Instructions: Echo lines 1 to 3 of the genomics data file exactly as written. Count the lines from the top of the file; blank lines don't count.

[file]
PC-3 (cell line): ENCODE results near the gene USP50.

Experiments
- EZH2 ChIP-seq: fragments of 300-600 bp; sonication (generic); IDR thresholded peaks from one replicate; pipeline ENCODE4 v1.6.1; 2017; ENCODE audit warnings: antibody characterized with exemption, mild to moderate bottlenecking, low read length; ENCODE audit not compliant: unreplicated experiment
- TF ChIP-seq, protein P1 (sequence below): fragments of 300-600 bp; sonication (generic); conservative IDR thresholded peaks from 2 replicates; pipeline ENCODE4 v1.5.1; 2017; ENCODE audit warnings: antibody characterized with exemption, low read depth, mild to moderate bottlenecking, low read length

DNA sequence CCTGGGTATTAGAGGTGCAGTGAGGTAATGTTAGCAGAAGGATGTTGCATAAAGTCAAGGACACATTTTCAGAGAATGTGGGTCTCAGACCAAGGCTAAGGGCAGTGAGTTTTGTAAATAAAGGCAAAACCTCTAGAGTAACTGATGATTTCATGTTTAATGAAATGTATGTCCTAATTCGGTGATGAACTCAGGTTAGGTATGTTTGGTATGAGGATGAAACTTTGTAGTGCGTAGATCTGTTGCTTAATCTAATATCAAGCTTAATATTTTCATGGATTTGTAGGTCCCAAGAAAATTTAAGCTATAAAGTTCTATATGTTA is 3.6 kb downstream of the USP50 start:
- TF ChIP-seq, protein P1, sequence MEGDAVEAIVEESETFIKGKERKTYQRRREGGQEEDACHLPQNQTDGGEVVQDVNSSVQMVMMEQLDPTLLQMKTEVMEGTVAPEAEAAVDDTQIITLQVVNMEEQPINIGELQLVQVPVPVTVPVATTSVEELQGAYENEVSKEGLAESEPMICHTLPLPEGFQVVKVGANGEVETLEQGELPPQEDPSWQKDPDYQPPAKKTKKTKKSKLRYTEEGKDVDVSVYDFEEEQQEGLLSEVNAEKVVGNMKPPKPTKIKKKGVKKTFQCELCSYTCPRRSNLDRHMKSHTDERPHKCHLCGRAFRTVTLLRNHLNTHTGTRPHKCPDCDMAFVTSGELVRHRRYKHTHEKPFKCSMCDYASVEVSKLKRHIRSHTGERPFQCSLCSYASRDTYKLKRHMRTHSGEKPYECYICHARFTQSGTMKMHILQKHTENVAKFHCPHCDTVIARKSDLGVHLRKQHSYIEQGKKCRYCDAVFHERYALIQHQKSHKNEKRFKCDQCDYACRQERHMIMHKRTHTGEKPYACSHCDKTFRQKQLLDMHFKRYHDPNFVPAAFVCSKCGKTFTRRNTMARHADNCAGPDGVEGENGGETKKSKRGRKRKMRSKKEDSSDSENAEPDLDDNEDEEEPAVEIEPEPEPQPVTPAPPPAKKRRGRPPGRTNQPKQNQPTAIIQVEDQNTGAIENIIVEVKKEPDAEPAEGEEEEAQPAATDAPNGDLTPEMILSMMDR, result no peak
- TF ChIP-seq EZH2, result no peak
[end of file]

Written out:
PC-3 (cell line): ENCODE results near the gene USP50.

Experiments
- EZH2 ChIP-seq: fragments of 300-600 bp; sonication (generic); IDR thresholded peaks from one replicate; pipeline ENCODE4 v1.6.1; 2017; ENCODE audit warnings: antibody characterized with exemption, mild to moderate bottlenecking, low read length; ENCODE audit not compliant: unreplicated experiment